Why Mobile Programmatic Will Become An Advertising Necessity

Programmatic ad buying continues to transform the marketing ecosystem as it expands into mobile ad campaigns.

We have seen mobile budgets for programmatic grow exponentially over the past year. But it’s more than a shift in resources from traditional digital ad buys that defines this revolution. What’s really exciting is how brands are putting more of their first-party consumer data on programmatic platforms to enable highly sophisticated targeting and measurement.

This shift has been made possible by the fact that the unique data that's made mobile audiences so compelling to marketers on direct media buys, is now available programmatically. Mobile provides an understanding of physical-world behavior, and marketers are leveraging this to drive success in their campaigns. Who visited my store? Who visited my competitor’s store? Who frequents coffee shops as opposed to quick-serve restaurants? 

The leading DSPs and programmatic platforms have been rolling out their mobile offerings with these types of unique audience segments. And it’s not just for mobile. Mobile-derived audiences are available via cross-device and for desktop campaigns as well. Marketers are responding; in the second half of last year, we saw consumer packaged good brands emerge as the leading vertical using mobile programmatic, with almost a third of all buying, followed by automotive and retail brands. 

In this environment, brands are extending their CRM or first-party data in new ways. Many have used the phrase “mobile is the glue,” highlighting the fact that mobile is more than just a media channel. Mobile also provides new ways to connect disparate data sets, particularly bridging online and offline data. As a result, brands now have new ways to unlock their unique data and make it actionable.

For example, they leverage mobile as a bridge to extend their own data segments onto the leading programmatic platforms to more readily connect with their own customers. In addition, marketers are combining their data with other unique data sets to create an even more dynamic understanding of their customers.

The shift to mobile programmatic is not just fueled by richer audiences, but by the introduction of new forms of measurement as well. The same physical-world behavior that mobile offers to define audiences can be leveraged to understand how effective these campaigns are. Brands can track highly sophisticated ROI metrics, such as the incremental rise of foot traffic in stores, bridging the gap between digital engagement and offline attribution for programmatic campaigns. That combination of rich audience and sophisticated attribution has made programmatic highly compelling for mobile.

The growing importance and availability of mobile audiences will make mobile programmatic buying a critical aspect of the marketing strategy for many brands. Mobile has become the first screen for today’s consumer, with the average U.S. consumer spending 220 minutes daily on mobile, compared to 168 minutes watching TV.  Marketers are clamoring for new ways to reach consumers on the devices where they spend the majority of their time.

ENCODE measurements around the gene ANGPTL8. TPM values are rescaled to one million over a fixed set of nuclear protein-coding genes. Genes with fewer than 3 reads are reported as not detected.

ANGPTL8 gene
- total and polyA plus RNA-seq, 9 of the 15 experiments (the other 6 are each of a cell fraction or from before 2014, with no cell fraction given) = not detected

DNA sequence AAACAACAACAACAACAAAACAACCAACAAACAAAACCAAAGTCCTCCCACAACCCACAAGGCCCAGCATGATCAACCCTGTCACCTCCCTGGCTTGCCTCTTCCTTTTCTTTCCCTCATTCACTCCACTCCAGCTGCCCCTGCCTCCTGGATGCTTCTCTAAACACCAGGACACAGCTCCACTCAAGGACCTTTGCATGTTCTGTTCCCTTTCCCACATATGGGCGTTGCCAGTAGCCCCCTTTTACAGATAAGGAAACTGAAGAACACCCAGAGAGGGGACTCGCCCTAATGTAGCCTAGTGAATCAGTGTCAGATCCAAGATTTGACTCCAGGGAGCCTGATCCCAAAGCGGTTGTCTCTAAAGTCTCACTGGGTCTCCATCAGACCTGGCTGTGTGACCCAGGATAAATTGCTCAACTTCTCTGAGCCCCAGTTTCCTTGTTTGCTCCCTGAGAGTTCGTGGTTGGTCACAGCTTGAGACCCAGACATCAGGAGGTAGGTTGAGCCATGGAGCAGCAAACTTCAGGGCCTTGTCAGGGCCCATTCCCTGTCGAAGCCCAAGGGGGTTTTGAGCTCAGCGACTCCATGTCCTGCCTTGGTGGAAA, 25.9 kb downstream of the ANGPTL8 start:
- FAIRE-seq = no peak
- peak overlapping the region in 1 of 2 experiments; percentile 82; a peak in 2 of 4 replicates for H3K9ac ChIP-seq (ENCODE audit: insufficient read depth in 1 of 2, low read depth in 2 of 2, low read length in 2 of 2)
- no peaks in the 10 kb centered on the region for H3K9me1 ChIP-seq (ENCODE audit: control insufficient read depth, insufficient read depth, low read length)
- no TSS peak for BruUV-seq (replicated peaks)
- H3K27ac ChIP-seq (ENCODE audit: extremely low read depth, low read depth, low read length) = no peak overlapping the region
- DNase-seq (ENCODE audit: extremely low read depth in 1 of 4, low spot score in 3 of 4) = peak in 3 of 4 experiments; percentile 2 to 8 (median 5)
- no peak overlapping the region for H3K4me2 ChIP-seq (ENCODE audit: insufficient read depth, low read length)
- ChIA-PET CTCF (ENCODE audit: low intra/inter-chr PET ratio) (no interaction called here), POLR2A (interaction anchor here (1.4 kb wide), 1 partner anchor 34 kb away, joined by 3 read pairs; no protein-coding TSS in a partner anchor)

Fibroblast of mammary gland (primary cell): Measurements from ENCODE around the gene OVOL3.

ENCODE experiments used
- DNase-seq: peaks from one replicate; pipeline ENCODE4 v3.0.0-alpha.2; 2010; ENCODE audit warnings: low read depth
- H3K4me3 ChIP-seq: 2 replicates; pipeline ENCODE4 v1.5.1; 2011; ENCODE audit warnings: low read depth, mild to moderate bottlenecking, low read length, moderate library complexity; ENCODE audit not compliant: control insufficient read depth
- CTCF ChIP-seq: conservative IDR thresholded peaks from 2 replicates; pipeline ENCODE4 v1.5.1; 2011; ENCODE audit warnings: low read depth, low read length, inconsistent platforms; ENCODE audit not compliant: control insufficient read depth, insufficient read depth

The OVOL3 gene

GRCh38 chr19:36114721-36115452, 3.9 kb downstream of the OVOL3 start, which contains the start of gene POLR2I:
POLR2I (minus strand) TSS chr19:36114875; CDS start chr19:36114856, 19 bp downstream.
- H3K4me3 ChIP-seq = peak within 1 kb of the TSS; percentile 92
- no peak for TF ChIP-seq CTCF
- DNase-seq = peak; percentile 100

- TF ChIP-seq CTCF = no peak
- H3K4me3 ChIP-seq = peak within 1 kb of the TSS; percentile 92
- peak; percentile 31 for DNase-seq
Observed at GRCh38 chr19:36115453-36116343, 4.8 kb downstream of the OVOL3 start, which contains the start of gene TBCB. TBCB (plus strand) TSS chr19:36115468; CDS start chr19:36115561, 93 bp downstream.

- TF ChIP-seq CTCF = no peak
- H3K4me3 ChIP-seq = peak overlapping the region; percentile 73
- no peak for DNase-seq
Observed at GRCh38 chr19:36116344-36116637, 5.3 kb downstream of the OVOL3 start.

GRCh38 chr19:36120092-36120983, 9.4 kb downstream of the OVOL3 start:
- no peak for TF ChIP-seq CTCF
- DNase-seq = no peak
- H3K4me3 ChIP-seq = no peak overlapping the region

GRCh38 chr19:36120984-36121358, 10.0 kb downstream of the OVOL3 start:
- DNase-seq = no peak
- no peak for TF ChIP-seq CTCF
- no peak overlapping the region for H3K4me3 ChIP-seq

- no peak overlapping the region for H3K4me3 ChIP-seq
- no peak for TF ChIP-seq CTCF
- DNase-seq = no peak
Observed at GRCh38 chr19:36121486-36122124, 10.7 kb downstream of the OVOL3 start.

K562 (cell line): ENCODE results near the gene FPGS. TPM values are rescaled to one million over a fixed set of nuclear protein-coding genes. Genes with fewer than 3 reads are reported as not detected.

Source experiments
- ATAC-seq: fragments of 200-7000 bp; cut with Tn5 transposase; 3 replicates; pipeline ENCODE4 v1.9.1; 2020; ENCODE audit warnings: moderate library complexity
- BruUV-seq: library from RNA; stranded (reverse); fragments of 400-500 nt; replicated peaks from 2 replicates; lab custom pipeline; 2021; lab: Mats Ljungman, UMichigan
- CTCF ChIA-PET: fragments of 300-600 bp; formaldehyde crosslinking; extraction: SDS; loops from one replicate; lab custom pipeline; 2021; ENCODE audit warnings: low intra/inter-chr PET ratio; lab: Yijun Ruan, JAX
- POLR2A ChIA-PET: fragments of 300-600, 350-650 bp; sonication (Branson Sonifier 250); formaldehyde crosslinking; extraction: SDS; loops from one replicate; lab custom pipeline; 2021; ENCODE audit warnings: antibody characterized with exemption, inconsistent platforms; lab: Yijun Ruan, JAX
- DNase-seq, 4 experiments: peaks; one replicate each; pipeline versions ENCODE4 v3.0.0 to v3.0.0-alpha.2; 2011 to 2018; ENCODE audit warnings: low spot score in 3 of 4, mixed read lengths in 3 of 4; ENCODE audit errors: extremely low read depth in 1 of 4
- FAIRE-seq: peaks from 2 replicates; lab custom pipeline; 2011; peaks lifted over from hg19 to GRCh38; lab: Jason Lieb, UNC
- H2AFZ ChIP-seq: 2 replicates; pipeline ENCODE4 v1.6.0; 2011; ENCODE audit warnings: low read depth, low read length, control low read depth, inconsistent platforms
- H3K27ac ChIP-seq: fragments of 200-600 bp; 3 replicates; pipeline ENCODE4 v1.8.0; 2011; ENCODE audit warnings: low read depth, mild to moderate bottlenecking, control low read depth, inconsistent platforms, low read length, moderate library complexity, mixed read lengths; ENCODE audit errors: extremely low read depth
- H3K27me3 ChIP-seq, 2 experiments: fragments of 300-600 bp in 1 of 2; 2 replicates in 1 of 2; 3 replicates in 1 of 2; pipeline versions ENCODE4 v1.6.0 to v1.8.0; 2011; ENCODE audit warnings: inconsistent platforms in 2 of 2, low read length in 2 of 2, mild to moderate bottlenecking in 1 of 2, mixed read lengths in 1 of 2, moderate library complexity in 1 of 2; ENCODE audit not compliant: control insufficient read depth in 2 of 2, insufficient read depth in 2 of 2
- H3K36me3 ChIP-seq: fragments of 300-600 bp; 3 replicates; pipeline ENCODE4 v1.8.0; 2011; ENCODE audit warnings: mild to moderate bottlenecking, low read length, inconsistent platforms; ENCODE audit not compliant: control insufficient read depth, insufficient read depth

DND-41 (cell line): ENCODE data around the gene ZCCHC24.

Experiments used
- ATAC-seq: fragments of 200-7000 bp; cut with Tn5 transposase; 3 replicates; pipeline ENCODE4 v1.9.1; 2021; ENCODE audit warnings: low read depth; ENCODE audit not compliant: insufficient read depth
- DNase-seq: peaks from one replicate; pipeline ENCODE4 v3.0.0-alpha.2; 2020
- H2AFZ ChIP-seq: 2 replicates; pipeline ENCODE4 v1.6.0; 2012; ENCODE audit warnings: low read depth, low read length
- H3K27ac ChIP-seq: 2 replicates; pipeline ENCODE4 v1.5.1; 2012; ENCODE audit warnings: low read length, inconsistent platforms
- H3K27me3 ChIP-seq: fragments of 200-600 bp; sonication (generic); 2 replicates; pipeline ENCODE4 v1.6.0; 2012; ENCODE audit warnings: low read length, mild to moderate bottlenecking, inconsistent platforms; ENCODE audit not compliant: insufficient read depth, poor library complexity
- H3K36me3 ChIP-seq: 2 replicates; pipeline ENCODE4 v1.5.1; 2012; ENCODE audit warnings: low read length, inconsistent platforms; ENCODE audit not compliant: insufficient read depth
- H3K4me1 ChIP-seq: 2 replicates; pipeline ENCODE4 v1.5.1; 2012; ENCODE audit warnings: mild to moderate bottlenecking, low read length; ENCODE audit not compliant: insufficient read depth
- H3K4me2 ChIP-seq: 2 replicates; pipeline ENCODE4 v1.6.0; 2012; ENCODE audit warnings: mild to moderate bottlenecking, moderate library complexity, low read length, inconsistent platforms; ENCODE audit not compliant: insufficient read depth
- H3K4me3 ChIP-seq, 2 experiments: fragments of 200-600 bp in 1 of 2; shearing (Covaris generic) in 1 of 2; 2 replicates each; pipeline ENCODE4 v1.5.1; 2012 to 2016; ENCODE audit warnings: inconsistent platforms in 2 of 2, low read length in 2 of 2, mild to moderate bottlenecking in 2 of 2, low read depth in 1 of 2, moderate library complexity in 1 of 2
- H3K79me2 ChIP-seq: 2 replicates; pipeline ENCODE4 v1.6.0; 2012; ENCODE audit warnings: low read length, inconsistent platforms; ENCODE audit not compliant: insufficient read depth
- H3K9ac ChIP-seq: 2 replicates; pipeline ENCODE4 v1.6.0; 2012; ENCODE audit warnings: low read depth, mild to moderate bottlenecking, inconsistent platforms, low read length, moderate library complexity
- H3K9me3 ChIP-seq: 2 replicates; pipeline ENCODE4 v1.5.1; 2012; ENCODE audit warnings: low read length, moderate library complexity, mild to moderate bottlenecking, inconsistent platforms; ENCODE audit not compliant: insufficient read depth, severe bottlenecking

They’re also eager to tap into the highly valuable signal of consumer behavior that only mobile can deliver -- that is, where consumers go in the physical world. Unlocking those capabilities programmatically is set to create a win-win for brands in 2016.  In this new marketing ecosystem where programmatic platforms play an increasingly dominant role, buying mobile programmatic will become a necessity, not an option.

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5 comments about "Why Mobile Programmatic Will Become An Advertising Necessity".
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  1. Ed Papazian from Media Dynamics, March 21, 2016 at 10:03 a.m.

    David, just out of curiosity, where did you come up with the data to support this claim in your opinion piece, "the average U.S. consumer spending 220 minutes daily on mobile, compared to 168 minutes watching TV"? the accepted figure for TV is around 300 or so minutes. Is your reference to mobile about  any usage or only watching videos?

  2. David Staas from NinthDecimal, March 21, 2016 at 2:23 p.m.

    Thanks for your comment Ed. My reference is about mobile device usage overall, and the article has now been updated with a link to my data source: 


  3. John Grono from GAP Research, March 21, 2016 at 6:24 p.m.

    Thanks David.

    Flurry is ALWAYS my first port of call for audience measurement research.   Ed, you would have room after room full of their data and reports wouldn't you?

  4. Ed Papazian from Media Dynamics Inc, March 21, 2016 at 6:44 p.m.

    John, I believe that they used Bureau Of Labor Statistics data for TV. These show much, much lower levels of claimed daily viewing per adult than Nielsen, which is not surprising since they rely on people's recollections or subjective assessments and, I believe, ask the question in a manner which discounts "casual" viewing. Interestingly, the 2014 annual averages for the BLS studies show that men spend more time watching TV than women---how's that for a departure from what you normally see in TV "viewing" studies. Food for thought, indeed. I hope they include SVOD in future studies...don't you?

  5. John Grono from GAP Research, March 22, 2016 at 6:34 p.m.

    Ed, thanks for the backgrounder on the BLS.

    The SVOD will be interesting.   What's the bet that "I ONLY watch Netflix" response rate is astronomical!